The Impact of Blade Technology on Paralympic Sprint Performance Between 1996 and 2016: Bilateral Amputees’ Competitive Advantage

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  • 1 Yale School of Public Health
  • | 2 Cornell Law School
  • | 3 Yale School of Medicine
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It is known that high-performance sprinters with unilateral and bilateral prosthetic lower limbs run at different speeds using different spatiotemporal strategies. Historically, these athletes still competed together in the same races, but 2018 classification rule revisions saw the separation of these two groups. This study sought to compare Paralympic sprint performance between all-comer (i.e., transfemoral and transtibial) unilateral and bilateral amputee sprinters using a large athlete sample. A retrospective analysis of race speed among Paralympic sprinters between 1996 and 2016 was conducted. In total, 584 published race results from 161 sprinters revealed that unilateral and bilateral lower-extremity amputee sprinters had significantly different race speeds in all three race finals (100 m, p value <.001; 200 m, <.001; 400 m, <.001). All-comer bilateral amputee runners ran faster than their unilateral counterparts; performance differences increased with race distance. These data support current classification criteria in amputee sprinting, which may create more equal competitive fields in the future.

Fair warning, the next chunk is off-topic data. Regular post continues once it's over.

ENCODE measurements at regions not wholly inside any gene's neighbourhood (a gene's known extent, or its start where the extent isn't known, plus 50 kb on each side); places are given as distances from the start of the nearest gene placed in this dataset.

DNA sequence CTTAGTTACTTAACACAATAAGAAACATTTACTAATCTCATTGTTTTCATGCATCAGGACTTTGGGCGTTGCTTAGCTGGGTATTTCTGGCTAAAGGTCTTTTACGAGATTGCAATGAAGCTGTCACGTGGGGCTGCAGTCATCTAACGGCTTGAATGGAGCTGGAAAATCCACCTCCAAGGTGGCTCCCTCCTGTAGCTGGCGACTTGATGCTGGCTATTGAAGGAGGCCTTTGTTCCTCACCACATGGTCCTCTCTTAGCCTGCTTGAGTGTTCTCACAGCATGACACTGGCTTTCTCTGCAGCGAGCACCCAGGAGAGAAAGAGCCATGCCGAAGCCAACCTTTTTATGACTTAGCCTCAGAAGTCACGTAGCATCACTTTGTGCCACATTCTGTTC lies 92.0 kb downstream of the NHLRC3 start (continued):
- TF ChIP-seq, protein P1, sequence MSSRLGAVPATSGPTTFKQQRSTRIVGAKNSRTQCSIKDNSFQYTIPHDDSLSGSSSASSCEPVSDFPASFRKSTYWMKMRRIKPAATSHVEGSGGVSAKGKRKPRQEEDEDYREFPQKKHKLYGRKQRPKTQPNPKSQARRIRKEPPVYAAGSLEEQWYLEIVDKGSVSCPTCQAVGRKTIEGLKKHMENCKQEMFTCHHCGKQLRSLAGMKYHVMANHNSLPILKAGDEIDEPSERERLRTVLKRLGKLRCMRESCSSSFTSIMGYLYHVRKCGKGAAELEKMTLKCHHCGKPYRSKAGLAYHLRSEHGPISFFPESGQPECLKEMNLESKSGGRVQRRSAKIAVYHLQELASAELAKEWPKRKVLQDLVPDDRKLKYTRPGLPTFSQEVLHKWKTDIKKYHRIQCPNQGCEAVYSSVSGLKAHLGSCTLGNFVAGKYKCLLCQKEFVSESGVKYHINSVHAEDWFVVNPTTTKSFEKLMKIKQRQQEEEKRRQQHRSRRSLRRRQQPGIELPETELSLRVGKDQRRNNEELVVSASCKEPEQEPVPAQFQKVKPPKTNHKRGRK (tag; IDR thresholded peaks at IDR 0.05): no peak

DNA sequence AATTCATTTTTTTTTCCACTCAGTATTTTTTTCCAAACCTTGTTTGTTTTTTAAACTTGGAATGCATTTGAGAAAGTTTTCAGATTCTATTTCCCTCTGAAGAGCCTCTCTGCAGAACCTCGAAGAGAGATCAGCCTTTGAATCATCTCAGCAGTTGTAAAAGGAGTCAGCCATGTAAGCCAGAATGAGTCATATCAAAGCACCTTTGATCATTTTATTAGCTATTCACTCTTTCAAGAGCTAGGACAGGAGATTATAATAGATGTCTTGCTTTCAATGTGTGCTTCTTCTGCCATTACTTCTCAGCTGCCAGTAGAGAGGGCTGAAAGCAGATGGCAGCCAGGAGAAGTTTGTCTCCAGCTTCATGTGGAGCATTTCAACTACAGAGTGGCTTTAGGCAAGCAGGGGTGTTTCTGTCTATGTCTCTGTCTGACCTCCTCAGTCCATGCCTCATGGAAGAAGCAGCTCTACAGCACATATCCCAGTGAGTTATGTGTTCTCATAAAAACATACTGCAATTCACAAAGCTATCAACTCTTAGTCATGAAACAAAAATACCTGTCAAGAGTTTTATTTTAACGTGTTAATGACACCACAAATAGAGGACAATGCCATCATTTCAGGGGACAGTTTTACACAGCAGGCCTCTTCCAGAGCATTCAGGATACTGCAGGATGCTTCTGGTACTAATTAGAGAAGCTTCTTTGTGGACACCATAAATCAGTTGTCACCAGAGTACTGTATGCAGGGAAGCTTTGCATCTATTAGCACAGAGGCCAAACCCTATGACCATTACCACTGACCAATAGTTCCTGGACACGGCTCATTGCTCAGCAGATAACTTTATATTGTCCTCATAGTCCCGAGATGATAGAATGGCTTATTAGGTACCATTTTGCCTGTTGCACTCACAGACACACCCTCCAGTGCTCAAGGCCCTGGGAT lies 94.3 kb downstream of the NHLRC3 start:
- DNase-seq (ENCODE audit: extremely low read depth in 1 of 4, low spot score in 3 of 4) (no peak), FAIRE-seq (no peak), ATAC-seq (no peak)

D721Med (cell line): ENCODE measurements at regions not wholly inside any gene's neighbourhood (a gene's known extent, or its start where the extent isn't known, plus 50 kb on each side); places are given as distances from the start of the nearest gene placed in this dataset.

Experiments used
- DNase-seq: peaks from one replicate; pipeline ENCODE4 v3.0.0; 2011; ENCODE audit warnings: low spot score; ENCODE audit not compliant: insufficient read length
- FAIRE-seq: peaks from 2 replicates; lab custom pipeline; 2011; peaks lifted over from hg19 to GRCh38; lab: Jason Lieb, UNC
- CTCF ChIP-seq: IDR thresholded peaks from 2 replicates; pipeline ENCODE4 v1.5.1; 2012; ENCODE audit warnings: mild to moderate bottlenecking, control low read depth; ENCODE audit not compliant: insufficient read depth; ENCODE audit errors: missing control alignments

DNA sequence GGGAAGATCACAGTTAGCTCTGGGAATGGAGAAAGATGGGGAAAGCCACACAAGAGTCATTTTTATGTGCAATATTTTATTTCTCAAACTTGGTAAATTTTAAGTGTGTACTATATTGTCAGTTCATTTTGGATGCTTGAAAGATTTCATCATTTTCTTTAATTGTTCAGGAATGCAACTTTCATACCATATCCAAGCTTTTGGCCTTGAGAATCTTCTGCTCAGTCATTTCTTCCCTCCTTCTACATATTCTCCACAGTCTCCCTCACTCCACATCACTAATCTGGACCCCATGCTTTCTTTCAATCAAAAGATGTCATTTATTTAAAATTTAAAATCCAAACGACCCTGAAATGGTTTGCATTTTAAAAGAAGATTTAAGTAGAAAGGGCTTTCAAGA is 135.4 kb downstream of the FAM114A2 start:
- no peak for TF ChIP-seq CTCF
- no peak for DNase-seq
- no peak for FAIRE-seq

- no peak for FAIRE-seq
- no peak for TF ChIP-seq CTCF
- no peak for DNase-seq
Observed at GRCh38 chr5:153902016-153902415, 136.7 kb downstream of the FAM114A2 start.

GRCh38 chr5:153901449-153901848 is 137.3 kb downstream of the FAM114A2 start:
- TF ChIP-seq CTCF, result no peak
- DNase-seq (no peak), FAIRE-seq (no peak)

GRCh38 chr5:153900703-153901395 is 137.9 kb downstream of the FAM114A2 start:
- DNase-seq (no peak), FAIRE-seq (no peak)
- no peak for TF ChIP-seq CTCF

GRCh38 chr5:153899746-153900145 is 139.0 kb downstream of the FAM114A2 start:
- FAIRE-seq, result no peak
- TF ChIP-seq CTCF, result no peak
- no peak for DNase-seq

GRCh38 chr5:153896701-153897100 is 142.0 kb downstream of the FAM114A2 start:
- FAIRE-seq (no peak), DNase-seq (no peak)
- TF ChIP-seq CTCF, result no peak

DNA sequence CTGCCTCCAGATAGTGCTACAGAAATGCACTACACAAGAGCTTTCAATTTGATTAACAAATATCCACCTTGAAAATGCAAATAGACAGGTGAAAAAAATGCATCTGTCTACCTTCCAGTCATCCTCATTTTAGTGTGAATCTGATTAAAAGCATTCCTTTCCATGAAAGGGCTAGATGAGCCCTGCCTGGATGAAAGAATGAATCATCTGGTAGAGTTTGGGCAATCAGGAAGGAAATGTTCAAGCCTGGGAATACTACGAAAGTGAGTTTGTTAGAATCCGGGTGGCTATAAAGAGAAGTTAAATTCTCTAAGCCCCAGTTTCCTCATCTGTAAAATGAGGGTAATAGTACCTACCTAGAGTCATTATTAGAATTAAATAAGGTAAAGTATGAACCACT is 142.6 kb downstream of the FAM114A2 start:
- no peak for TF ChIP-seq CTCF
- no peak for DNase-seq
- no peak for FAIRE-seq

Tuakli-Wosornu is with the Dept. of Chronic Disease Epidemiology, and Li and Wu, the Dept. of Biostatistics, Yale School of Public Health, New Haven, CT, USA. Li is also with Cornell Law School, Ithaca, NY, USA. Ona Ayala, Amick, and Frumberg are with the Dept. of Orthopaedics and Rehabilitation, Yale School of Medicine, New Haven, CT, USA.

Frumberg (david.frumberg@yale.edu) is corresponding author.
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